I was wondering how to bring the sofa into the home because the door is too small according to my sofa and now I got my answers

  • I never know how to put my furniture, when you walk in from outside there is a big window to the right I have sectional sofas in front of that window facing my tv, I’m not happy with the way it looks.

    • Hi Yolanda…that does sound like a challenge. Here’s a couple of possible options, which may or may not work depending on the size and layout of your room 🙂

      1. Pull the sectional away from the windows so that there’s a fairly wide walkway between it and the window. Then add a console table behind the sofa (on the window side) which helps to make it feel like your TV watching area is its own room within your room.

      2. Turn the sectional sofas so that they are facing the door (but over to the left side of the room, away from the windows) with the TV on the door side of the room. This should open up the space in front of the windows so that the room feels more airy.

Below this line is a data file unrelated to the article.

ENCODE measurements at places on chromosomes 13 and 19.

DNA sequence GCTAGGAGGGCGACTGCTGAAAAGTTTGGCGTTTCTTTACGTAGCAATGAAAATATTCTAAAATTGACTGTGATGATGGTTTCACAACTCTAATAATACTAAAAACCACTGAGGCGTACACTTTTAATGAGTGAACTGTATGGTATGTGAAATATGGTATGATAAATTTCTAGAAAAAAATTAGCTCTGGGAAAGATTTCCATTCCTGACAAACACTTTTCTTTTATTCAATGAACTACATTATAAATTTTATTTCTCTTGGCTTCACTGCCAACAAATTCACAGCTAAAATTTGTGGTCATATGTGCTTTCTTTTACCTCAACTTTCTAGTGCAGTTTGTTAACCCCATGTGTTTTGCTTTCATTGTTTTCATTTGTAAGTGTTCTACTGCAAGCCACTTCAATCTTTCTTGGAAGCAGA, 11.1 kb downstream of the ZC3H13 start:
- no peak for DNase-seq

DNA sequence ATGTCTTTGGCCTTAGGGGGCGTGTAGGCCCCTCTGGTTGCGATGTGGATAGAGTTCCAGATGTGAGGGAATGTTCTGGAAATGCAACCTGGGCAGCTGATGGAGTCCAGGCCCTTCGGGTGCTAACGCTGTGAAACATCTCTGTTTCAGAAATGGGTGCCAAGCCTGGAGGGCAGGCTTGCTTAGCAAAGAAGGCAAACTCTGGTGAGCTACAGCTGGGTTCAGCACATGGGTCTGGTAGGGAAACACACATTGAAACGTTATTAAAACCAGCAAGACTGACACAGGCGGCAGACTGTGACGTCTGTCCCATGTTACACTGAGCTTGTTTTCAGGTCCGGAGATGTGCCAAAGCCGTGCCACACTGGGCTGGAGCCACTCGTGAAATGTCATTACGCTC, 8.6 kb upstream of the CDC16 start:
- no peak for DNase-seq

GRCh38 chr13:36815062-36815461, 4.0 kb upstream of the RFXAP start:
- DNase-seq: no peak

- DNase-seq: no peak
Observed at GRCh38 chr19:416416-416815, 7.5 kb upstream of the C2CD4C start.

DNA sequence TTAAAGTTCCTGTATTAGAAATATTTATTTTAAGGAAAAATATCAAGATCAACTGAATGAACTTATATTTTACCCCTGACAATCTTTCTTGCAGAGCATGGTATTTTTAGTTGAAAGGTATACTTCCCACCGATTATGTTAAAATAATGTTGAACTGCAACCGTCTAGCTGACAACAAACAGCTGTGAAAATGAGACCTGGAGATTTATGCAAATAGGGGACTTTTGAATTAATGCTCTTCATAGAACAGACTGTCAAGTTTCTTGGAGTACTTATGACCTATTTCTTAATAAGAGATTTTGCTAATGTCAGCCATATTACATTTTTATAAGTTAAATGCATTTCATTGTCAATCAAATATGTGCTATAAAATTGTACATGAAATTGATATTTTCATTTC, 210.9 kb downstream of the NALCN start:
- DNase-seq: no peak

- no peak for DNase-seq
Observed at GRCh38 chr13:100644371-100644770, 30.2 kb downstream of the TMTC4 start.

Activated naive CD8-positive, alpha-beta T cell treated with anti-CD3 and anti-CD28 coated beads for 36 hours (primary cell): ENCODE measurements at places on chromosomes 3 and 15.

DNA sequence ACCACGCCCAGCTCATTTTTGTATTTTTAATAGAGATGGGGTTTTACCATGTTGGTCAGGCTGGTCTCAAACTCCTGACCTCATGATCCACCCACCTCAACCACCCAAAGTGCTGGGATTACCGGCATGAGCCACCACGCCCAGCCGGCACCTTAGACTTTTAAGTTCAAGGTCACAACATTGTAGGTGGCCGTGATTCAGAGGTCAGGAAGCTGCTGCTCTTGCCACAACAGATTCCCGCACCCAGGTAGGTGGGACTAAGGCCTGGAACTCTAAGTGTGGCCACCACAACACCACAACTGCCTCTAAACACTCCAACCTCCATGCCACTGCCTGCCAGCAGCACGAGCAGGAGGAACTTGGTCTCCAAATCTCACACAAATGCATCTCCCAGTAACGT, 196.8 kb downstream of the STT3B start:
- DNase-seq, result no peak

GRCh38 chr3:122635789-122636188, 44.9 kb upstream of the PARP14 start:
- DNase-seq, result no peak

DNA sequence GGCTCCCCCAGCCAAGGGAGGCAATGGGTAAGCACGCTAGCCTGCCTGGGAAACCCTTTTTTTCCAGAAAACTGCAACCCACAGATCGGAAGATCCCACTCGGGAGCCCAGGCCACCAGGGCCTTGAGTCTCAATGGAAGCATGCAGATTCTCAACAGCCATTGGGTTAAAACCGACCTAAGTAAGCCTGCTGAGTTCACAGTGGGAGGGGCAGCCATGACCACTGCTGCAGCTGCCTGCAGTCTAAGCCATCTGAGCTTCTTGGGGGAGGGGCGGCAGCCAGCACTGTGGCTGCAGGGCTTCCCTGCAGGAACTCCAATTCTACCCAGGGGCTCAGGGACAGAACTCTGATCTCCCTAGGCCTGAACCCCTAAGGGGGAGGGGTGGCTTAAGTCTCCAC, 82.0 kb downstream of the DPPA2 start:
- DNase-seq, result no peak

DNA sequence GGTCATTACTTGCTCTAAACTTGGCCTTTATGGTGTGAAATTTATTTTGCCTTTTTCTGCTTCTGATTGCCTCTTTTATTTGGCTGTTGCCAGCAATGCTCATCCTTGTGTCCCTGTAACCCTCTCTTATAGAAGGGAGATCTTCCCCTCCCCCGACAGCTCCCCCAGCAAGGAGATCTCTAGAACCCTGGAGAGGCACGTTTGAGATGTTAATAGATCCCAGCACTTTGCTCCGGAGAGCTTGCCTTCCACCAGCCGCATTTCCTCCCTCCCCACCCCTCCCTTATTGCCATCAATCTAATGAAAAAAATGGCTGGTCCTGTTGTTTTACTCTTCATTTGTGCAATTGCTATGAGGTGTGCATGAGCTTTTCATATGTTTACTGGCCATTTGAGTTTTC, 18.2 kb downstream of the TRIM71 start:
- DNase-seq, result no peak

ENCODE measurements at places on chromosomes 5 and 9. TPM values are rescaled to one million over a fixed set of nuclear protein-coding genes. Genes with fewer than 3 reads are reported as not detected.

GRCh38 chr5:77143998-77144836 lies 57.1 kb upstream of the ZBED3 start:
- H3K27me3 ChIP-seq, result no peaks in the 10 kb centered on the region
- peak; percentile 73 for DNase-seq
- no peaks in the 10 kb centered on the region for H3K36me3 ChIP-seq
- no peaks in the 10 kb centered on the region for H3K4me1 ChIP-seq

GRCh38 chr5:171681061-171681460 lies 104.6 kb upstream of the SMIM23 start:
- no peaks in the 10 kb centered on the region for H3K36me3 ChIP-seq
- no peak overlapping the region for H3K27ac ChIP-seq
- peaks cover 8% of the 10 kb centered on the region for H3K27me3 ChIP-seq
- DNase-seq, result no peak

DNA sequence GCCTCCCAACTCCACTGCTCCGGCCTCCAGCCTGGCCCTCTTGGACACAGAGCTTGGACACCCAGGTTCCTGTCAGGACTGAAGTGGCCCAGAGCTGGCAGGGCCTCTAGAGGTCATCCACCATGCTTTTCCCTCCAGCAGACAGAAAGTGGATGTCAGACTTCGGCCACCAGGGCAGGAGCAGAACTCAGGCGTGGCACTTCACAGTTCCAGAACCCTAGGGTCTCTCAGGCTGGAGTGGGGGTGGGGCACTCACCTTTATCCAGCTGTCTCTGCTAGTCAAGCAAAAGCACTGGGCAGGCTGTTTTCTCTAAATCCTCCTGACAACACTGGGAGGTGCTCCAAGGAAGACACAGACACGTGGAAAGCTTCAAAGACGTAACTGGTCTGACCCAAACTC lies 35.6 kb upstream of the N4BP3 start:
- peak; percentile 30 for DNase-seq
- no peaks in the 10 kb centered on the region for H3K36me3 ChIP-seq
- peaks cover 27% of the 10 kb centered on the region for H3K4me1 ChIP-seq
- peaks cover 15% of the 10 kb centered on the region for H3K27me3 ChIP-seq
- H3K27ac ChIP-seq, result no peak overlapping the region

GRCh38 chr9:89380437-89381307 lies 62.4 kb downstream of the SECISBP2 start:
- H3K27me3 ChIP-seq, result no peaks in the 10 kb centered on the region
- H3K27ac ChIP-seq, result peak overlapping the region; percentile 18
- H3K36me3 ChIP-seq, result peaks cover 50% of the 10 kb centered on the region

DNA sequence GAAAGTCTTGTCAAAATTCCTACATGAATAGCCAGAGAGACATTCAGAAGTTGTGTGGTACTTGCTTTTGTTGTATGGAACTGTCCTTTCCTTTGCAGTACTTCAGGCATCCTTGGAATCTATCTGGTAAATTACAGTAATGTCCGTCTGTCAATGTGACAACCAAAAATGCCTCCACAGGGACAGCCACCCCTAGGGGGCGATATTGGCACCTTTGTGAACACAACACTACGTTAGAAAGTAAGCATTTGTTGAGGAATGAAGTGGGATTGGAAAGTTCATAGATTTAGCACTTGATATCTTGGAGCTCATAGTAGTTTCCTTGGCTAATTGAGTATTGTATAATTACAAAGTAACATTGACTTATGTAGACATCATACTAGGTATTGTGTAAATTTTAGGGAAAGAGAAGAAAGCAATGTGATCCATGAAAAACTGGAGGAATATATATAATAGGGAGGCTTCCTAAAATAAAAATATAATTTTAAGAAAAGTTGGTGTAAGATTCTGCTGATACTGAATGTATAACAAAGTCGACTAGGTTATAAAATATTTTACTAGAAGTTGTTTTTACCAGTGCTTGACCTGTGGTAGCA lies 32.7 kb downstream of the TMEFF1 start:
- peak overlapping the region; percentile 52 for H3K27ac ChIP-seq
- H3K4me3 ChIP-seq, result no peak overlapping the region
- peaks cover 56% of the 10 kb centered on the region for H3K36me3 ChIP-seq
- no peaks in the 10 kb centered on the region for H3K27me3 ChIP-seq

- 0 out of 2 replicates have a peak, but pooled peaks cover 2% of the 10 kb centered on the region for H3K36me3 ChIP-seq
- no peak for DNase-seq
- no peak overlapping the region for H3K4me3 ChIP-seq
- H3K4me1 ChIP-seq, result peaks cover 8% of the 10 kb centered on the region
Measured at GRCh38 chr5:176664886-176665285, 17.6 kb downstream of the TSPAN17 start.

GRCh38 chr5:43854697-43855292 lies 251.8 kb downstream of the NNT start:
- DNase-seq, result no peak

Hope that helps!

    • Question: If you are building a new home, have a huge great room, open floor plan open to the kitchen with large island, dining space, etc…And the builder will NOT install any floor outlets to plug in lights on tables. What is an option in an open floor plan to have table lighting, battery operated power sources possibly. Thanks for any tips for when the home has no floor outlets. I understand running cords under rugs is possibly a fire hazard if not done correctly.

      • Hi Dianne…there are battery operated lamps that you can use for this kind of a set up (take a look at modernlantern.com). Having said that, I do usually resort to running cords under the rug. I make sure the cord is in good condition, try to run it where it won’t get a lot of foot traffic on it, and put a thick rug pad over it…I’ve never had any problems.